The UK development organisation and membership
body for community and participatory dance
You are here:> Home > Developing Practice > Animated magazine > Searchable archive > Summer 2013 > British dance and the African diaspora research project
Animated Edition - Summer 2013
British dance and the African diaspora research project
Through their ongoing research projects Christy Adair, Professor of Dance Studies, York St John University and Ramsay Burt, Professor of Dance History, De Montfort University question and challenge ‘What is Black Dance?’

Associated Attachment(s):

 Ramsey Burt.pdf
Image: Francis Angol, Ritual of Entrapment. Photo: Terry Waite.
The British dance and the African diaspora research project seeks to write black British dance artists and their legacies back into history. It is not the first initiative that has tried to do so. Part of our aim is to consider what it is that makes it so difficult to acknowledge the contributions to British dance history that have been made by British-based dancers who are black and why they have not received the recognition they deserve. It tries to understand the nexus of aesthetic, institutional, and conceptual problems that have rendered these dancers invisible, and, in some cases, excluded them from most accounts of British dance history. A key factor, we believe, is the inadequacy of existing frameworks to provide a suitable basis for analysis.

The term ‘black dance’ suggests a singular style or genre of dance or movement that is separate from, for example, Ballet or contemporary dance; by doing so it makes it difficult to recognise the broad range of different approaches developed by British-based dancers who are black. We are therefore holding a series of events mapping histories and memories of dance in different parts of the country and connecting younger dancers with ones from older generations to reveal the continuities while at the same time acknowledging that the sector is dynamic and changes over time. To date we have held two one-day events in Leeds and Liverpool, which we are calling Roadshows, that include an open professional class and public panel discussions. There will be a third in Birmingham in the Autumn. An exhibition at the International Slavery Museum in Liverpool will draw on our findings.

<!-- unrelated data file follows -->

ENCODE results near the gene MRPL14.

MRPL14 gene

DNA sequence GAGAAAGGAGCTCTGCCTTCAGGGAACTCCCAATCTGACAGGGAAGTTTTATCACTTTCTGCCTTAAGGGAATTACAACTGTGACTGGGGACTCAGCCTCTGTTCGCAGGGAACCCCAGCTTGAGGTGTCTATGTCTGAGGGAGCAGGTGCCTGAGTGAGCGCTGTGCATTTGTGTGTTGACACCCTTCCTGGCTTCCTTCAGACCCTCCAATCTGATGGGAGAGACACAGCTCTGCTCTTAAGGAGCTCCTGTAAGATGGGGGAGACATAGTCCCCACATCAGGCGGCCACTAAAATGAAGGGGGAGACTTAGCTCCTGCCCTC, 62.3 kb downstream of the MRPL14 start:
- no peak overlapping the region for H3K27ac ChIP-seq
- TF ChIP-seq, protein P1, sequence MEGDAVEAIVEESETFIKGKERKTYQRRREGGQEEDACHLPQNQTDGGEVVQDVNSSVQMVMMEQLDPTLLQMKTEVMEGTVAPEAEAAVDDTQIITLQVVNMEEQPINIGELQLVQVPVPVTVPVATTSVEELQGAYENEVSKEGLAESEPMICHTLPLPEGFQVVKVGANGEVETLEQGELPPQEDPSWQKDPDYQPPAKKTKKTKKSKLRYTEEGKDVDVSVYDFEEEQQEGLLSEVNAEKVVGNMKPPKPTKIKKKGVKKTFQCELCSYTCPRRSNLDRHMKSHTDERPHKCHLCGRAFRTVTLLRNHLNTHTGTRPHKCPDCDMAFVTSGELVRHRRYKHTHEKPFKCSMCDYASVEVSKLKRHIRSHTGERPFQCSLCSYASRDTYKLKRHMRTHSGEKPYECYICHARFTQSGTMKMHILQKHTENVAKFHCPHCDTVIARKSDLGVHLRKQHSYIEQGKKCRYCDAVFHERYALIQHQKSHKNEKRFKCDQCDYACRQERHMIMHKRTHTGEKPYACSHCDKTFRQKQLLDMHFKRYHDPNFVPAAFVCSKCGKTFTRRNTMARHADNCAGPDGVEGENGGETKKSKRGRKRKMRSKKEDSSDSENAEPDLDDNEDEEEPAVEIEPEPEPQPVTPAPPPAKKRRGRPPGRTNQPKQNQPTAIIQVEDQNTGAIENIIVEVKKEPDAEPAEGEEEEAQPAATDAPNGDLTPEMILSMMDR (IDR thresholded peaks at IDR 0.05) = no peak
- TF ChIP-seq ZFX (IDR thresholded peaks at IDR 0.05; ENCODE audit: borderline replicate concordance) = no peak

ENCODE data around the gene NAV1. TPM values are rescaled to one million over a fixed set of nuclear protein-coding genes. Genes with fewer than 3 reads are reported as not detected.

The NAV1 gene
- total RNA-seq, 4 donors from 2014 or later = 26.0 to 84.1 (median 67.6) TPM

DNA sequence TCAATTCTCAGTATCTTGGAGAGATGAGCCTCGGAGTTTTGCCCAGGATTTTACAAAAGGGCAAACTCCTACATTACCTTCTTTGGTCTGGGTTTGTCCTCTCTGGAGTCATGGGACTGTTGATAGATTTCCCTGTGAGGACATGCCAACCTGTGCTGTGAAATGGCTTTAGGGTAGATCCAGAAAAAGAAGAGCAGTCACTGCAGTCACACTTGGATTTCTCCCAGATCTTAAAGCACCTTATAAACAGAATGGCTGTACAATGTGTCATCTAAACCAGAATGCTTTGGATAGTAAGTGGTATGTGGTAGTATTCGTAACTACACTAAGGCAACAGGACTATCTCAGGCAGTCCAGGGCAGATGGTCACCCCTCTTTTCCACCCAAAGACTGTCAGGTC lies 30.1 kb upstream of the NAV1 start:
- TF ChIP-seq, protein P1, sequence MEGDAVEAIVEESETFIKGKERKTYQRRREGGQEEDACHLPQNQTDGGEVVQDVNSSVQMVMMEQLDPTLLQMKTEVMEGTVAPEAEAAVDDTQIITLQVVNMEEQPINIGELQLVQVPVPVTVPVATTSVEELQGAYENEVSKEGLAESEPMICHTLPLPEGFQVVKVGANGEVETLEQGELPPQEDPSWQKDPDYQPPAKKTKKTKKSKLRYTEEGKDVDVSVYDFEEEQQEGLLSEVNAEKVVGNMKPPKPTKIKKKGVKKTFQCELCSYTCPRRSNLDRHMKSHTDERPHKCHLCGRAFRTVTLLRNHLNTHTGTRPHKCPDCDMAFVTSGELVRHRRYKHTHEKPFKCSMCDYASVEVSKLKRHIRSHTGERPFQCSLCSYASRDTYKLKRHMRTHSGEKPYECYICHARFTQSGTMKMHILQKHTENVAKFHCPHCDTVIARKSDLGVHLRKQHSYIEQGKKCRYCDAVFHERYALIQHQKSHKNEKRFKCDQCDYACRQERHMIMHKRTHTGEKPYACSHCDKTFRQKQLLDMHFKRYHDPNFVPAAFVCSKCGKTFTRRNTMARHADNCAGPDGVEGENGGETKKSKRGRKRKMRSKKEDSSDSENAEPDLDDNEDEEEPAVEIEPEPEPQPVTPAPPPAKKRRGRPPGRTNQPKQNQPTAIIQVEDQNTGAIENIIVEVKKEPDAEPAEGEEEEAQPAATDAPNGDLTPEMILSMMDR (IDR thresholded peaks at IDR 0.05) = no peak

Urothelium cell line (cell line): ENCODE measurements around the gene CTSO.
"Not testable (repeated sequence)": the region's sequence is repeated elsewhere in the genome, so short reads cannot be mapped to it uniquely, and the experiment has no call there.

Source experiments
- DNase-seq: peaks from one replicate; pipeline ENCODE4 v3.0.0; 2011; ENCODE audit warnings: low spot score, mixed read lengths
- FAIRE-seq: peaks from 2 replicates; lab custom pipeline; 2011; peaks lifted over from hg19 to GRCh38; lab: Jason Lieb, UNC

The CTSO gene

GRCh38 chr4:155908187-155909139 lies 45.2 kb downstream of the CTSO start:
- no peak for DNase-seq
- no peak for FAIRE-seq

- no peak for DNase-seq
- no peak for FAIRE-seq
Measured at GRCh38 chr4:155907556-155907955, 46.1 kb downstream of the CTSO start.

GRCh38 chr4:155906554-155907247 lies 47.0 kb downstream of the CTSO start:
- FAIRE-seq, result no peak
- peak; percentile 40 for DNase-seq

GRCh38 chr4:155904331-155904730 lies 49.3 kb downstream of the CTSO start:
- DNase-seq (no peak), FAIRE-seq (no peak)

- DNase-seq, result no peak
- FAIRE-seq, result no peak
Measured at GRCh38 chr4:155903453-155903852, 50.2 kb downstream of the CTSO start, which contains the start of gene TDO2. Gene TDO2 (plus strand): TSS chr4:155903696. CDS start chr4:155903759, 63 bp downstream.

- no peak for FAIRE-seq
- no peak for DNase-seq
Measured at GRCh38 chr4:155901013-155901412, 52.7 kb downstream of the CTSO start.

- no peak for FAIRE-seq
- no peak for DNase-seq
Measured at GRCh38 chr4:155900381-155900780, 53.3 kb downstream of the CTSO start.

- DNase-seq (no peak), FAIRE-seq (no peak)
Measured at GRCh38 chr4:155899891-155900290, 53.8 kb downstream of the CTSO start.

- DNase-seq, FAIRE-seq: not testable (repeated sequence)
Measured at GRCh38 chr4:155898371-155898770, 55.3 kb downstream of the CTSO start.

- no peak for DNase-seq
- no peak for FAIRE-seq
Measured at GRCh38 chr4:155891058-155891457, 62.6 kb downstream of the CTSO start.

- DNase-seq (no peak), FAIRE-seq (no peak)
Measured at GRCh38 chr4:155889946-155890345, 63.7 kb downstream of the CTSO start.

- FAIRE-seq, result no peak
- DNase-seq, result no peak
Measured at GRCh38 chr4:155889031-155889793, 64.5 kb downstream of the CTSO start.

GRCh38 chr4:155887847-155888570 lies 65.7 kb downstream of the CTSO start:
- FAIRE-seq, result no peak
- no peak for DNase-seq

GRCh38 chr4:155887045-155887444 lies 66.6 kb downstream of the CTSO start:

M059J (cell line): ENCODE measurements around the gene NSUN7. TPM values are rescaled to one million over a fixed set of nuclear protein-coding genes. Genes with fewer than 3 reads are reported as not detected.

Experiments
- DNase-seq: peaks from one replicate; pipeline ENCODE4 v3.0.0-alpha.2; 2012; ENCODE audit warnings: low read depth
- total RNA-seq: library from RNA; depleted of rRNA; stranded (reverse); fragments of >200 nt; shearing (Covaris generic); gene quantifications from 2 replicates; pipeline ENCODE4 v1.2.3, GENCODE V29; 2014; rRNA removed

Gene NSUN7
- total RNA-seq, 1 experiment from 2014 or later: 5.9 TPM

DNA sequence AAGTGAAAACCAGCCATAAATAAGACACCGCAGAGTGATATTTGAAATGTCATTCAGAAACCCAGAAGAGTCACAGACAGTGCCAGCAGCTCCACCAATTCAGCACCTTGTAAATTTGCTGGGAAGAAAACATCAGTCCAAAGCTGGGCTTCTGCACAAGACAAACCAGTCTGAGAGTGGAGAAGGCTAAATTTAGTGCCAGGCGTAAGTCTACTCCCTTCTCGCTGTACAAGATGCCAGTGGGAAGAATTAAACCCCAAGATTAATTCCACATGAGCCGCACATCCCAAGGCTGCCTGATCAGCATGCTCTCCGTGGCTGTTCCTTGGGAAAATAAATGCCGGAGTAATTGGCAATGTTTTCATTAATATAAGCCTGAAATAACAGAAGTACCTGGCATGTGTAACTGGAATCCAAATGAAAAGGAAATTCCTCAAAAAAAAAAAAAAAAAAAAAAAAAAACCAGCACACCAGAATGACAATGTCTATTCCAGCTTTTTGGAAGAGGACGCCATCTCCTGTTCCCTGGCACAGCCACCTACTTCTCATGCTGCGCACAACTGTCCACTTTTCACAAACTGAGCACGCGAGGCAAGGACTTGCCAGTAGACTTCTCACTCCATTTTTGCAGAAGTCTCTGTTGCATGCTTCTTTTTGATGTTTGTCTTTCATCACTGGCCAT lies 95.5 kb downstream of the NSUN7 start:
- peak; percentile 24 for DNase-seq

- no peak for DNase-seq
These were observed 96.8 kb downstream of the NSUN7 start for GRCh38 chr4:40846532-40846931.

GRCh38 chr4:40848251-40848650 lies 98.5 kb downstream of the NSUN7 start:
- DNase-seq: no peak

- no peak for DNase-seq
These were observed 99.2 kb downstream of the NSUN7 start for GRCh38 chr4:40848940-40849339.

In the Arts Council of England’s Report, Time for Change, the authors noted that “there is not yet a body of work that can be labelled ‘Black Dance’. However, it is evident that a new vocabulary is being born out of the black British experience, which might well dominate the choreography of black British artists in the future.” (1) Note here that the report hopes for ‘a new vocabulary’, as if the broad diversity of vocabularies and approaches that are proliferating are a problem, rather than a strength.

Since the 1970s, a number of British-based dancers who are black have been teaching and producing performance work in a variety of dance styles. Some drew on music and dance traditions from Ghana, Nigeria, Senegal and other former African colonies and from the Caribbean. Others worked within the genres of Ballet, Jazz and contemporary dance from the United States of America (USA). Thus, for example, Peter Badejo, Felix Cobson, and George Dzikunu, amongst others, taught and initiated new forms of ‘African dance’ during the 1970s and 1980s leading to a vibrant artistic revival in Britain. Companies like Adzido, Delado, Ekome, Kokuma, and Lanzel drew upon traditional African rhythms and patterns; others like Greta Mendez of MAAS Movers and Beverley Glean with Irie! drew upon Caribbean dance styles while artists such as Sheron Wray, Corrine Bougard, members of Phoenix Dance Company (now known as Phoenix Dance Theatre) and RJC Dance Company explored styles of Jazz and contemporary dance. Still others such as Jonzi D have from the 1990s onwards used Hip Hop dance forms and techniques to create hybrid performance forms.

In attempting to map out new approaches in this research we avoid the problematic term ‘black dance’ and instead talk about dancers who are black and/or dance and the African diaspora. In the latter term we are indicating current dance practices and legacies from Africa and the Caribbean which have made an impact on the British dance landscape. Christy has argued in her book Dancing the Black Question that the dancers in Phoenix Dance Company were expected by the funding bodies, critics and audiences to represent ‘the black community’. They carried what Isaac Julien and Kobena Mercer identified as ‘the burden of representation’. Their seminal paper, De Margin and De Centre (2), noted that political struggles and unrest in the 1980s led to the formulation of arts funding policies in the UK that encouraged multiculturalism. Black and Asian dancers were funded because of the social good it was believed they could do. This resulted in the expectation that their work would be representative of their ethnicities. It was as if they were expected to speak for their communities as a whole. This was not of course something that white artists were expected to do.